Quebec is prepared to remove face mask requirements in public places except public transportation by mid-April and lift other COVID-19 rules earlier than expected due to a "favourable recommendation" from public health, the province says.

The Ministry of Health and Social Services said in a news release Wednesday that as of March 12, all public places will be able to operate at 100 per cent capacity, with no table capacity limits or restrictions on operating hours for restaurants, bars, taverns, and casinos -- two days ahead of schedule. 

By that date, dancing and karaoke will also be permitted and the vaccine passport will be lifted in all places where it was previously required, the ministry said. 

Meanwhile, public health experts are warning against reopening the province too quickly.

The province had earlier announced that most public health restrictions would be lifted by March 14, but that face masks would still be required for the time being.

Interim public health director Dr. Luc Boileau is scheduled to hold a news conference on the COVID-19 situation in Quebec on Thursday morning to discuss more details about the announcement.  

“Within 10 days, most of the measures will finally be lifted. This is a very important step, and we can be proud of all our efforts to achieve this," said Health Minister Christian Dubé in the release.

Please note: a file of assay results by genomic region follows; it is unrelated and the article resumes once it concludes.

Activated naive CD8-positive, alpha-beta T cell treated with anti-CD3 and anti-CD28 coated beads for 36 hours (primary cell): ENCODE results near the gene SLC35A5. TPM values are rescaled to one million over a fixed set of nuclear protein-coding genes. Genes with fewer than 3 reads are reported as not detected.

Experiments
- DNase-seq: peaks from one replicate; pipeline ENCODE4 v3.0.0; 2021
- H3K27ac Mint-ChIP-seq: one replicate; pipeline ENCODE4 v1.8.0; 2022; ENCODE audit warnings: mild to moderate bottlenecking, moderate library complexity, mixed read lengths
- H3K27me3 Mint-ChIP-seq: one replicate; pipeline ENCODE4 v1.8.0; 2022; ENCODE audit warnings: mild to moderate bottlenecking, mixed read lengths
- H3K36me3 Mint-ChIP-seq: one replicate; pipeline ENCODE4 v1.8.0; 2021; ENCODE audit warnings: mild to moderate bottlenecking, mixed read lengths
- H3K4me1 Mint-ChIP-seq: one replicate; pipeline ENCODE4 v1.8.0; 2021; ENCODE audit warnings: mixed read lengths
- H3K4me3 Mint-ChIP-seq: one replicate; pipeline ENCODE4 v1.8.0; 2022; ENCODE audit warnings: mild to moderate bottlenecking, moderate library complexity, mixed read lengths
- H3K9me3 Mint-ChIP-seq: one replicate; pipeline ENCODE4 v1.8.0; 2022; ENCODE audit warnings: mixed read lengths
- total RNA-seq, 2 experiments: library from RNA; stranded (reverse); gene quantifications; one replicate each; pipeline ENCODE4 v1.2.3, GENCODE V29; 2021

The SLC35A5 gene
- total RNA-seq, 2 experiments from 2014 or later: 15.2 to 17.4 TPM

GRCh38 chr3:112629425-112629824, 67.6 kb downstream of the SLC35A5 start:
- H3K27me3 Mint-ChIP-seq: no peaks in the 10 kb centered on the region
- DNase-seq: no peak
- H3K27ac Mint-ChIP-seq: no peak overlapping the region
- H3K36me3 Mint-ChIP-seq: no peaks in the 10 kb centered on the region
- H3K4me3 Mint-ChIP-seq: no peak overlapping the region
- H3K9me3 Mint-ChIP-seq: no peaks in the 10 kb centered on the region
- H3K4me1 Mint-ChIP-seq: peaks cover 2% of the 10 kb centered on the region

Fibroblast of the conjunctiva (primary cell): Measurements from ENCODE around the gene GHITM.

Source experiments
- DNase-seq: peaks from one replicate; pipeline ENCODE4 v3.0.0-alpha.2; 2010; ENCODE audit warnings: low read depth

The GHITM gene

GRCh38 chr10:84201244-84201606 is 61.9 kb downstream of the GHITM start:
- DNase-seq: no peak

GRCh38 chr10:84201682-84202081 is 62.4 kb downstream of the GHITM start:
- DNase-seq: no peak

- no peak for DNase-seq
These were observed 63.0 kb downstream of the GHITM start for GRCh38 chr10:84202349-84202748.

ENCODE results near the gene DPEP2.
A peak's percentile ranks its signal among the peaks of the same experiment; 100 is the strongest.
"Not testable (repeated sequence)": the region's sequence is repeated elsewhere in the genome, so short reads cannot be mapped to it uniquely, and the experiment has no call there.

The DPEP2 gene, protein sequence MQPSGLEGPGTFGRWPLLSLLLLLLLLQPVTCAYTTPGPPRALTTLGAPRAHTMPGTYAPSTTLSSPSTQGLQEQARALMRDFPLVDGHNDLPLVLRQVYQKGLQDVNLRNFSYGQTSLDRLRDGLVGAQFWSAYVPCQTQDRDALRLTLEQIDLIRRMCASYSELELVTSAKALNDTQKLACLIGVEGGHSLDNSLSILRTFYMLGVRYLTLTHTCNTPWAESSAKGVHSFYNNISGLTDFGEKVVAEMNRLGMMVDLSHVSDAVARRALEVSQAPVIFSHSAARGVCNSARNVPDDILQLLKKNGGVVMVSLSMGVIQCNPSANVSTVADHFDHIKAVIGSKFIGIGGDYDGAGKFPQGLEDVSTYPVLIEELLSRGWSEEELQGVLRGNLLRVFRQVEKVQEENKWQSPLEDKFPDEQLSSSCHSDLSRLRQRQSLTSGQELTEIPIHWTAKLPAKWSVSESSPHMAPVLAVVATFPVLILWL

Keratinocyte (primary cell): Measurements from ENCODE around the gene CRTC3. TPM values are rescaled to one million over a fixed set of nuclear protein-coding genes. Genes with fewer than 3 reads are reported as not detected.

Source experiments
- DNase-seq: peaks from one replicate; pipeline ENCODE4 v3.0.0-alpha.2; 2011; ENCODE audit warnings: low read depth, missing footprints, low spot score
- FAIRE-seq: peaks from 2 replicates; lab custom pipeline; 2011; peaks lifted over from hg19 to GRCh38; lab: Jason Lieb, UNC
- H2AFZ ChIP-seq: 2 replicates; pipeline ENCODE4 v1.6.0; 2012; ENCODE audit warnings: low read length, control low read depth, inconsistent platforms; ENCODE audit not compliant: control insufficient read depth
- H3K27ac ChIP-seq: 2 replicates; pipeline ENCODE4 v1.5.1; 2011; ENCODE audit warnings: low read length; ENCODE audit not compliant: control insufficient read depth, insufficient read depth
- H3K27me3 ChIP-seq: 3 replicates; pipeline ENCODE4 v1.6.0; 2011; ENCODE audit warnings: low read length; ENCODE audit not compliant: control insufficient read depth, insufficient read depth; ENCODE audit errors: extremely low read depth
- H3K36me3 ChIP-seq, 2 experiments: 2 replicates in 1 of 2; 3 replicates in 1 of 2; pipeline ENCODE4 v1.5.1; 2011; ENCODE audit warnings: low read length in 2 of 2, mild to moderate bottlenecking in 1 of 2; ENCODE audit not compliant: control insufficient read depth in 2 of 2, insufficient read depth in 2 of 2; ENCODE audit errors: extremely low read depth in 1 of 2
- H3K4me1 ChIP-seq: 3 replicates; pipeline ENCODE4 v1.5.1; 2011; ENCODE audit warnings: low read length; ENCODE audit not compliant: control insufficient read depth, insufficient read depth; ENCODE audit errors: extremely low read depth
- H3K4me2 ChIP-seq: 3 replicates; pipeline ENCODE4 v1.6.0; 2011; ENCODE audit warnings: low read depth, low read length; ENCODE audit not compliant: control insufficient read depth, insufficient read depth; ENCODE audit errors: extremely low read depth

"However, we must learn to live with the virus, which is still circulating, and remain cautious. Wearing a mask, even when it is no longer compulsory, will, among other things, be part of the arsenal we have to reduce the risk of transmission in certain circumstances."

In good news for hockey fans, the Montreal Canadiens confirmed that the Bell Centre will operate at full capacity in time for the match on March 12 against the Seattle Kraken. The vaccine passport will no longer be required, but face masks will be mandatory "while not actively eating or drinking," the organization said. 


For face masks, the province intends to phase them out on a gradual basis, but the forecasted dates were not released. More details will be released "later, depending on the evolution of the epidemiological situation," the health ministry said. 

But they did say that masks will be abandoned "no later than mid-April," including in CEGEPs and universities and with at least 10 days' notice. A more specific date was not provided.

The measure will remain in place in public transportation at least through the month of April. Then, at the "earliest in May," masking requirements will be lifted in public transport, also with 10 days' notice.

Quebec's labour board also provided an update on Wednesday about masking mandates in the workplace, saying that a mask will no longer be required in mid-April with some exceptions, such as "transportation of workers by bus or plane."

Then, by early May, masking mandates in all workplaces will be lifted "depending on the evolution of the epidemiological situation," the l'équité, de la santé et de la sécurité du travail (CNESST) said in a news release. 


Medical experts are watching the news of the lifting of measures closely and are cautioning against moving too quickly to normal life.

They are reassured, however, by the province's decision again resume wastewater testing for traces of COVID-19 after the funding stopped in December.